Since I groused about Arianna Huffington's business model over at Romenesko's Medianews (nutshell: writers work for free while Arianna sells ads), Huffington Post Chicago has made its début. It's the first of many localized sites that Ms. Huffington is planning as online Internet newspapers of sorts, featuring a mix of ruminations from her celebrity pals (Chicago already has essays by John Cusack and Saturday Night Live guy Fred Armisen) and local content gathered from other unpaid sources.
Armisen's contribution isn't likely to dim misty cigar-smoky memories of Mike Royko:
Public transportation is really good in Chicago. Travel tip: to get a nice view of the city, take the Brown Line.
And I love the chocolate made by Vosges, which is based in Chicago. They make these really crazy chocolate bars -- and not the dumb kind of crazy. I mean the brilliant kind of crazy. They actually make a chocolate bar with BACON! Is there anything yummier?
Is Armisen kidding? Is Arianna kidding? I read better, more informative stuff on any neighborhood blog in town. Hell, I read better stuff on the bulletin board outside my building's laundry room. As for Cusack's musings, a blogger calling himself "So-Called Austin Mayor" noted:
And the HuffPoChi's inaugural post repeatedly misspelled the name of a former member of the Chicago Bulls -- a fella named Michael Jordan.
Michael Freakin' Jordan!
I guess if you don't need to pay writers, you don't need to pay copy editors either.
Right now on the front page of HuffPost Chicago, the writing is more professional. Unfortunately, it's also less original: a writeup of Bernie Mac's funeral and a Cubs story (both taken straight from the AP), and a bunch of links from the Chicago Tribune, the Sun-Times, Chicago Business, and other papers.
In other words: professional newsgathering organizations have paid professional writers to do professional work, and then Arianna comes in, creates links to their creations, and sells ads on her own page. How progressive.
That's not right. That's beyond not right. That's just The Drudge Report with an Eva Gabor accent.
Think she can't do it in your city? Well, she can, and she intends to:
No, I'll do it here:
2. More pay.
3. Less ripping off writers.
4. Stay the hell out of New Orleans. We've been ripped off enough.
If you're getting the idea this is personal, it is. I've been hired to consult with Gambit, the alt-weekly here in New Orleans, and I'm working on their Web site, Blog of New Orleans (aka Gambit Daily). We're introducing guest bloggers on the site (bloggers, it should be noted, whose work kicks the shit out of Messrs. Cusack and Armisen) and the first rule was: guest bloggers get paid. (Not much, but they get checks, fill out tax forms, the whole W-9 yards.) I wouldn't be asking them to do it otherwise -- I've been agitating for years against the cruel hoax of "writing for exposure," and I believe what writers do is worth money. And respect.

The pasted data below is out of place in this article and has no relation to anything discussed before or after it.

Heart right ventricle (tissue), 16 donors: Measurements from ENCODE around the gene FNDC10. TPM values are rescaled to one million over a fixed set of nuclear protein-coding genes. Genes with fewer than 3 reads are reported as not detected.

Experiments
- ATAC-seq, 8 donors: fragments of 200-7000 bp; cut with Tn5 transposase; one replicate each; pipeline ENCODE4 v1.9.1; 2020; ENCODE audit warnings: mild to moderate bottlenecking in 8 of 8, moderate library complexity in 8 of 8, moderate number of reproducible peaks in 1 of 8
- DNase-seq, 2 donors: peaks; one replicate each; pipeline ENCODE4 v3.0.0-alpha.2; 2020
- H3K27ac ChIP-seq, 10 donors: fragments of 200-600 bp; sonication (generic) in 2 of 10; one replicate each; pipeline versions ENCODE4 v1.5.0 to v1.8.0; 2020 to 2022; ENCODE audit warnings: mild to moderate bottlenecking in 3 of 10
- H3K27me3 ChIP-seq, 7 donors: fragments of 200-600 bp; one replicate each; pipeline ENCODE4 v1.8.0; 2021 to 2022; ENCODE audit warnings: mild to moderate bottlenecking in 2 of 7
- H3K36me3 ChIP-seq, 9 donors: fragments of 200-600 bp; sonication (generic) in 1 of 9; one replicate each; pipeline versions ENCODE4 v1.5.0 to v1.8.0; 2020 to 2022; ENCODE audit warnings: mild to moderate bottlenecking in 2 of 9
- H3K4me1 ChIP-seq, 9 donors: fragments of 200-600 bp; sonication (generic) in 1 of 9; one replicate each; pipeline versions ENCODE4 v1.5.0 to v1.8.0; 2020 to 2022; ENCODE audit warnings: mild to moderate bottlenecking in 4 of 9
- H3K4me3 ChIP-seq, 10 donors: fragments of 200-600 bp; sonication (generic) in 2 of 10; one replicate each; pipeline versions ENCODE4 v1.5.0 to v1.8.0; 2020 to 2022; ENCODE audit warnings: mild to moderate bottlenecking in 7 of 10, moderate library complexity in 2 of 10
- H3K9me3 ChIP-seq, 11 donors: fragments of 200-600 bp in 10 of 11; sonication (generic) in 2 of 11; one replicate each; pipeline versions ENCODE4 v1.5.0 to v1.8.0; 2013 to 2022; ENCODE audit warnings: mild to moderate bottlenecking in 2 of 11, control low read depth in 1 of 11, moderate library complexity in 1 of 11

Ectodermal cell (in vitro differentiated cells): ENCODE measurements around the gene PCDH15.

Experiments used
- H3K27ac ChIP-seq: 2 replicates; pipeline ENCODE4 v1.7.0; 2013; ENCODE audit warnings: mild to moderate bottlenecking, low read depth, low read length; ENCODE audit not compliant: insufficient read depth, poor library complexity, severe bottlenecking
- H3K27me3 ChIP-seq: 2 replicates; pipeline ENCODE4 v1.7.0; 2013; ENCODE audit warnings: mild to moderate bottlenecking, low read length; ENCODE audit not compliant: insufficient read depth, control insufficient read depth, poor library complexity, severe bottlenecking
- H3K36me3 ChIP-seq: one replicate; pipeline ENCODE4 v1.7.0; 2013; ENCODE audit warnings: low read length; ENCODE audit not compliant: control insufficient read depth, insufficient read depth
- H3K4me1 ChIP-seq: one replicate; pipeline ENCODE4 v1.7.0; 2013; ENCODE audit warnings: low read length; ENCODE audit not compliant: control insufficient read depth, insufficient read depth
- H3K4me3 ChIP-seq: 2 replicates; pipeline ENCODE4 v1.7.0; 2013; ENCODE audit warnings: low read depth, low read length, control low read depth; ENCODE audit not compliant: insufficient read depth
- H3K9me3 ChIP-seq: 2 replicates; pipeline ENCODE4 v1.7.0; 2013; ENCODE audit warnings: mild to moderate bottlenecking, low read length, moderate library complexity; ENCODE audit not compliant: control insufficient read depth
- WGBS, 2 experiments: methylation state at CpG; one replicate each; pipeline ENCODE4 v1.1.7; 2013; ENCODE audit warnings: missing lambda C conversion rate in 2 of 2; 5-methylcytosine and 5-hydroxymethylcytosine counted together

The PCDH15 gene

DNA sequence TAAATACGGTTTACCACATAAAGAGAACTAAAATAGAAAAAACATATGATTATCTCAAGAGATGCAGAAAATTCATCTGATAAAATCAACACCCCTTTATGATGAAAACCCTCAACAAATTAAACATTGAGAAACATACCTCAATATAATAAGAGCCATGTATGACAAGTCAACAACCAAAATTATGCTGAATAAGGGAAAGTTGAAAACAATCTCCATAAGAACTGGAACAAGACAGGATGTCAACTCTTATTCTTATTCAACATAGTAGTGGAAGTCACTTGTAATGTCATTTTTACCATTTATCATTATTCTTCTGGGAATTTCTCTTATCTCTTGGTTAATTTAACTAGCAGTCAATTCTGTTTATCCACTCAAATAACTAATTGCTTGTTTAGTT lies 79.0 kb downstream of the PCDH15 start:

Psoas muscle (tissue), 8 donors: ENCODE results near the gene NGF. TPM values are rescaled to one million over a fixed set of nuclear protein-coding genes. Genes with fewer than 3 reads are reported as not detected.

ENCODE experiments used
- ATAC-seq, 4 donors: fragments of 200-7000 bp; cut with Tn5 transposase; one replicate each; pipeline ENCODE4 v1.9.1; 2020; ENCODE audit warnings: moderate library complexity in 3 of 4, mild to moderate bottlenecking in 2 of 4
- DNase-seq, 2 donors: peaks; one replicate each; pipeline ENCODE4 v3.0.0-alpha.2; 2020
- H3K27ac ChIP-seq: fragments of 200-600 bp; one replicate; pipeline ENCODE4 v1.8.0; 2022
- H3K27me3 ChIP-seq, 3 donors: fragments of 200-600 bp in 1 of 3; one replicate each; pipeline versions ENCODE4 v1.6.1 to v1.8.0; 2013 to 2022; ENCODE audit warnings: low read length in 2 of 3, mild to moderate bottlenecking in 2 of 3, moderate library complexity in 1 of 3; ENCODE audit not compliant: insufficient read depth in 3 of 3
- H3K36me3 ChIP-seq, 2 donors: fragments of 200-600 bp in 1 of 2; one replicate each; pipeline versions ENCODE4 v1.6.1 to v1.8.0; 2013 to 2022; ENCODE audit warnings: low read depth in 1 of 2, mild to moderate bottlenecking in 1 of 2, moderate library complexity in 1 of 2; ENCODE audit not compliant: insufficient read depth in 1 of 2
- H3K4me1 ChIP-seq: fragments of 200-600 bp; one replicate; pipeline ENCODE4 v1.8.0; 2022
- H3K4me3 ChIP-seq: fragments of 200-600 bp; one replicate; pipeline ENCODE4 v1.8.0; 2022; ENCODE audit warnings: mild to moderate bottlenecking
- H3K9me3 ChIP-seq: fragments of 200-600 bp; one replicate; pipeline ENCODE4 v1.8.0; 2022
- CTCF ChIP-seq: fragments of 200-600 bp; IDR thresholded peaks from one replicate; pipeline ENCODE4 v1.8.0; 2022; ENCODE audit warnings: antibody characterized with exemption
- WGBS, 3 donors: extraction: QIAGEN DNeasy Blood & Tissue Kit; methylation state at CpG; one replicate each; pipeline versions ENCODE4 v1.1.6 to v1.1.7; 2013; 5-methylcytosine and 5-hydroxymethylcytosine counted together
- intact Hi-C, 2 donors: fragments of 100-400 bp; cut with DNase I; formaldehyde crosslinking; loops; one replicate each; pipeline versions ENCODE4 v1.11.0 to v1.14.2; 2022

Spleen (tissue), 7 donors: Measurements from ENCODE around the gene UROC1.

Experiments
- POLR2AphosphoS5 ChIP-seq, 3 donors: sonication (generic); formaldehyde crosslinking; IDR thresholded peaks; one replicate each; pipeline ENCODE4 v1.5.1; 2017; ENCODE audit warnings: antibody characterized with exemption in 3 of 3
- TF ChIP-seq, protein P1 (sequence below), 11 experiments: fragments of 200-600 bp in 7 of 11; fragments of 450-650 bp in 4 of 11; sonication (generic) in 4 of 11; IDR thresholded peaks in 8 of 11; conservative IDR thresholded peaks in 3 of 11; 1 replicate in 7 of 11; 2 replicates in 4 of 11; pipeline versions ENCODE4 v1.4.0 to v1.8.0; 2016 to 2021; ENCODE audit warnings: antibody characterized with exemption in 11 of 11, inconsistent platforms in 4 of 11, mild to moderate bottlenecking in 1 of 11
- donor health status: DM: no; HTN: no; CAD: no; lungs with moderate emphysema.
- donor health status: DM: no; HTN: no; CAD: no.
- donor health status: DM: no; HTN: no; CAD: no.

And speaking of respect: peep out what the progressive HuffPost folk did to Marilyn Ferdinand, one of their many "unpaid citizen journalists" or whatever they call them. Marilyn came across my anti-HuffPo letter and had an experience of her own:
The Huffington Post-Chicago premiered today. The comments thread under the site's introductory post were very positive, thrilled that Ms. Huffington chose our terrific burg to splash down in. That'll teach New York and Los Angeles who The Second City isn't! I thought I'd like to greet HuffPo a little differently by posting Allman's letter with my own comments. I'm still a registered HuffPo blogger from my brief stint with OfftheBus, so it should have gone up unmolested. It didn't. I watched the "Comments Pending" number carefully, seeing it go up and down and eventually reach zero. Strangely, my post didn't appear. I wrote another post that said HuffPo was censoring my comment, and it didn't appear. I tried another approach and responded to another comment with information that HuffPo doesn't pay its writers. It didn't appear either. I sent a final comment announcing my intention to write about this disgraceful disregard for working people and the censorship that seemed to be underway to ensure a lovefest for HuffPo's entry into the Chicago market.
I don't agree with Marilyn that it's "censorship" -- the Huffington Post is privately owned, and the editors can do whatever they like with the comments. But it's damned amusing that a "progressive" site neither pays its writers nor brooks dissent among the unpaid.
When my letter appeared on Medianews, I heard from a couple of professional journos who said the same thing: "Good for you" and "Oooh, you took on Arianna Huffington." Took her on? What's she going to do, not pay me to not write for her?
So I'll close here by throwing down. I have an interview request in for Arianna with Mario Ruiz, her VP of media relations. We'll see if she'll talk to me for free.
In the meantime, if any professional writers want to join in here, feel free to do so in comments. Let's get this party started. Journalism -- and journalists' jobs -- are already on life support.
DO NOT WRITE FOR THE HUFFINGTON POST FOR FREE.